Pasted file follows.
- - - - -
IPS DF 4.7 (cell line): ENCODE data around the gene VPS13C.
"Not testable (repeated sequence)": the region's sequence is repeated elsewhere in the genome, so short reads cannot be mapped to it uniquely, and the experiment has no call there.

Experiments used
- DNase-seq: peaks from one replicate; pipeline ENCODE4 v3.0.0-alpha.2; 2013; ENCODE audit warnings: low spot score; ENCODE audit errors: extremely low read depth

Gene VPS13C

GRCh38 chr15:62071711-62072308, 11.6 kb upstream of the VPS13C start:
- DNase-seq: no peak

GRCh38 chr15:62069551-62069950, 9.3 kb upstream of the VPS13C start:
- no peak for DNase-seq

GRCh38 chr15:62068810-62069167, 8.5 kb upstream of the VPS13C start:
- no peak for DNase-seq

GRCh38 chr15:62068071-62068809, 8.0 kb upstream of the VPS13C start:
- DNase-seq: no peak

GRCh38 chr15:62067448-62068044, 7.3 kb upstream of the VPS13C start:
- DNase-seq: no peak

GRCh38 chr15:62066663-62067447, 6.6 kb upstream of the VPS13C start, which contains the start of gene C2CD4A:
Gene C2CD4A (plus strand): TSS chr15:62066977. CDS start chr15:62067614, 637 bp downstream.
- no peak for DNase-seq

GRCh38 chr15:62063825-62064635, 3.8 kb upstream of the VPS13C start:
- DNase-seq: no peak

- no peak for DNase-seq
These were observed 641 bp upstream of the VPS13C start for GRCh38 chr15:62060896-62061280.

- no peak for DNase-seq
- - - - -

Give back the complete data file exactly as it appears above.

IPS DF 4.7 (cell line): ENCODE data around the gene VPS13C.
"Not testable (repeated sequence)": the region's sequence is repeated elsewhere in the genome, so short reads cannot be mapped to it uniquely, and the experiment has no call there.

Experiments used
- DNase-seq: peaks from one replicate; pipeline ENCODE4 v3.0.0-alpha.2; 2013; ENCODE audit warnings: low spot score; ENCODE audit errors: extremely low read depth

Gene VPS13C

GRCh38 chr15:62071711-62072308, 11.6 kb upstream of the VPS13C start:
- DNase-seq: no peak

GRCh38 chr15:62069551-62069950, 9.3 kb upstream of the VPS13C start:
- no peak for DNase-seq

GRCh38 chr15:62068810-62069167, 8.5 kb upstream of the VPS13C start:
- no peak for DNase-seq

GRCh38 chr15:62068071-62068809, 8.0 kb upstream of the VPS13C start:
- DNase-seq: no peak

GRCh38 chr15:62067448-62068044, 7.3 kb upstream of the VPS13C start:
- DNase-seq: no peak

GRCh38 chr15:62066663-62067447, 6.6 kb upstream of the VPS13C start, which contains the start of gene C2CD4A:
Gene C2CD4A (plus strand): TSS chr15:62066977. CDS start chr15:62067614, 637 bp downstream.
- no peak for DNase-seq

GRCh38 chr15:62063825-62064635, 3.8 kb upstream of the VPS13C start:
- DNase-seq: no peak

- no peak for DNase-seq
These were observed 641 bp upstream of the VPS13C start for GRCh38 chr15:62060896-62061280.

- no peak for DNase-seq